Thursday, February 25, 2016

Implications of Greater Chinese Involvement in the Mideast - Dr. Alon Levkowitz

by Dr. Alon Levkowitz

Should Israel perceive China's visits as a threat, or do they suggest the potential for cooperation and a new balance of power in the Middle East?

BESA Center Perspectives Paper No. 332, February 25, 2016

EXECUTIVE SUMMARY: Chinese President Xi Jinping's visit to the Middle East does not indicate an imminent new balance of power in the Middle East, but does suggest the prospect of greater Chinese involvement in the region over the long run – a likelihood that Israel and the other Middle Eastern states should take into account. Israel should continue to improve its economic and political relations with China, but not lose sight of the constant tensions between Washington and Beijing.

In January 2016, Chinese President Xi Jinping visited Iran, Saudi Arabia, and Egypt. In the cases of Iran and Egypt, this was the first visit from a Chinese president in almost a decade.

What does Xi Jinping’s visit to the Middle East mean? Does it suggest a Chinese political aspiration to shift the bipolar Russian-American balance of power in the region to a multipolar order, or is Beijing simply looking for business opportunities? In either case, what might be the implications for Israel of heightened Chinese engagement? Should Israel perceive China's visits as a threat, or do they suggest the potential for cooperation and a new balance of power in the Middle East?

It seems that China's incrementally greater interest in the Middle East is mainly economic – for the time being. But over the longer term, China is likely to become a more active player, one willing to project its military power in the region to safeguard the free flow of energy to China and protect its interests.

President Xi declared several times during his visit that Beijing, in contrast to Washington or Moscow, is not looking for a proxy in the region; nor does it intend to dominate, monopolize, or politically influence it. The central object of his visit was to promote the Belt and Road Initiative, which will revive the ancient Silk Road. The intention, as expressed by President Xi, is to enable the Middle East states to develop their economies and enjoy the financial benefits of the Belt and Road Initiative without being concerned that China will exploit or dominate their economies.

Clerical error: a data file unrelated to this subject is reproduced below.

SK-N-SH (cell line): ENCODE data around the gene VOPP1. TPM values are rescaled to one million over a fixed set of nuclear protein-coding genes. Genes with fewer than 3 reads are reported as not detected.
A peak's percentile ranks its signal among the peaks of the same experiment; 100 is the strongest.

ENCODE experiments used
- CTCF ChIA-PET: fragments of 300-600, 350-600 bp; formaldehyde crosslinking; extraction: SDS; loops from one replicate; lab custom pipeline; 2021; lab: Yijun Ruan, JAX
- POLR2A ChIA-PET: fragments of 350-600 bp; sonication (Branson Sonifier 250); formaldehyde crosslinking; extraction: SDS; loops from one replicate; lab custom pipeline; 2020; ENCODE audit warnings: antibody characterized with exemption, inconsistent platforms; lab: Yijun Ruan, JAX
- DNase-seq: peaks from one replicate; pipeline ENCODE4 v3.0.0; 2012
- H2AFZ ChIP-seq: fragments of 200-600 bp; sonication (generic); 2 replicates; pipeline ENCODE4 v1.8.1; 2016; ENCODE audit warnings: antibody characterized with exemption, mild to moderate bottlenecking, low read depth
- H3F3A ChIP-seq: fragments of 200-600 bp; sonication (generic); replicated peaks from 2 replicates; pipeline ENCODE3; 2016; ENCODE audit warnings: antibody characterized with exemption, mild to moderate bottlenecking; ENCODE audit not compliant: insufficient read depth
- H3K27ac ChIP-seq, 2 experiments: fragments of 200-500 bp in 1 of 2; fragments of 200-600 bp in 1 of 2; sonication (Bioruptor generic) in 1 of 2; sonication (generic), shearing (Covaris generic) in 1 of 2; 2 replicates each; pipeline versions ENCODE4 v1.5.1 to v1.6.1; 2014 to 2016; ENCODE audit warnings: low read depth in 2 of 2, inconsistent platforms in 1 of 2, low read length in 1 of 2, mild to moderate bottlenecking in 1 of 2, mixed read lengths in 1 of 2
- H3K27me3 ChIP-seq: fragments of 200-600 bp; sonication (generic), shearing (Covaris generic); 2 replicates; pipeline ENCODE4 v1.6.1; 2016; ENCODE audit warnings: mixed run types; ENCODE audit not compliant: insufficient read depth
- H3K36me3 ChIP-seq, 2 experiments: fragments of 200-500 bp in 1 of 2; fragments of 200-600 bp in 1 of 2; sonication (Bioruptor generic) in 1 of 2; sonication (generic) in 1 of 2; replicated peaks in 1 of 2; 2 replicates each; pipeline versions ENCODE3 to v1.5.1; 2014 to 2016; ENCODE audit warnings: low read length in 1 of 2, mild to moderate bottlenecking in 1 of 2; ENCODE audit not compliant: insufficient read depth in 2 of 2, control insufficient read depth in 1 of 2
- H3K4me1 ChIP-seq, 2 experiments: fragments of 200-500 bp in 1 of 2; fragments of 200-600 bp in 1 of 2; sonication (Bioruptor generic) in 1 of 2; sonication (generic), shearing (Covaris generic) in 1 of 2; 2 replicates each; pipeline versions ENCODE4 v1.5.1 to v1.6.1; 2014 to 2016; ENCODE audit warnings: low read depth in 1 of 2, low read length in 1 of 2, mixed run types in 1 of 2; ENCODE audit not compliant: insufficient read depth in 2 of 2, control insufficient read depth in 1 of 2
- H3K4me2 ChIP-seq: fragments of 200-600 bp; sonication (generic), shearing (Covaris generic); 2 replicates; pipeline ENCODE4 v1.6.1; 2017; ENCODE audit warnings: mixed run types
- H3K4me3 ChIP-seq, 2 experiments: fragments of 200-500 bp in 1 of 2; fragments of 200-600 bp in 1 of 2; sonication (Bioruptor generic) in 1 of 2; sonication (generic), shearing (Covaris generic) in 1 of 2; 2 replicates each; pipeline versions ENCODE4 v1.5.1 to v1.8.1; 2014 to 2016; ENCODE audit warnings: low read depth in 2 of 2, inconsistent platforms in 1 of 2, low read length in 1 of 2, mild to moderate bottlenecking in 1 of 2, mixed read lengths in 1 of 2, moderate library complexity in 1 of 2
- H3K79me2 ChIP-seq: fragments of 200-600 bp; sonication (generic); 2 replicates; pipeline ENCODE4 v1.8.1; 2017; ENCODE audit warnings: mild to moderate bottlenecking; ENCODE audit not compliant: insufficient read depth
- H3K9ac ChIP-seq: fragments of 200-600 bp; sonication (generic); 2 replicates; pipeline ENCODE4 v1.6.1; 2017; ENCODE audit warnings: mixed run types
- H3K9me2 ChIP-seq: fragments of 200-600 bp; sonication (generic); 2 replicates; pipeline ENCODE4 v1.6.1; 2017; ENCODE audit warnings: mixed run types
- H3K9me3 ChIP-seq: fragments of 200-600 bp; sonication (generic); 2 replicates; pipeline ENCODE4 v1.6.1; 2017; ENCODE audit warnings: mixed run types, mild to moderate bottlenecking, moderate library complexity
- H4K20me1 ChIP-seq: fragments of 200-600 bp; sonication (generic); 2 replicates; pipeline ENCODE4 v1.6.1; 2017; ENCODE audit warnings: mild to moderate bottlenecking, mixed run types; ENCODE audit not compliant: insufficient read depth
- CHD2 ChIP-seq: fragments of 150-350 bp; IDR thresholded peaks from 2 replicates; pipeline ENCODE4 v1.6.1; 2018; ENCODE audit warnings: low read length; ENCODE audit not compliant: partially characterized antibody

The growing significance of Middle Eastern-Chinese economic relations is illustrated by the fact that over the past decade, China has become the second largest trading partner of Iran, Saudi Arabia, and Egypt. The lifting of sanctions on Iran will allow China to increase trade with Iran and become its biggest trading partner. This has clear implications for Saudi Arabia, which is China's main supplier of crude oil. As soon as Iran is able to export, China will be able to diversify.

There is another critical element to China's Middle East relations that must be taken into account: the Asian Infrastructure Investment Bank (AIIB), established by Beijing. The AIIB is an unofficial competitor of the World Bank (WB). In the WB, China has 4.78% voting power in comparison to the US's 16%. At the AIIB, Beijing has 30.3% voting power, while Washington is not a member at all. The AIIB allows China to use funds to promote projects in the Middle East as well as in Asia.

The US opposed the AIIB, but failed to dissuade its allies in Europe, Asia, and the Middle East from joining it. American allies Egypt and Saudi Arabia, together with Iran, were the founding members of the AIIB. Egypt's decision to take part reflects its expectation of Chinese investment, either directly or indirectly through the AIIB, in infrastructure projects that can boost the Egyptian economy.

Israel made the right decision to join the AIIB in 2015 despite Washington's objections because membership will allow her to influence decisions on where investment money will go. Depending on the projects it elects to promote, the AIIB's investment in the Middle East could serve Israel's interests by helping her develop her economy, achieve some degree of stability, and potentially decrease threats to her security.

During President Xi's visit, China signed deals worth billions of dollars, promised to invest billions more in regional projects (particularly in Egypt), and signed a memorandum of understanding to promote the implementation of the Belt and Road Initiative.  He visited both Saudi Arabia and Iran, notwithstanding the tensions between the two countries on the nuclear issue, Yemen and Syria.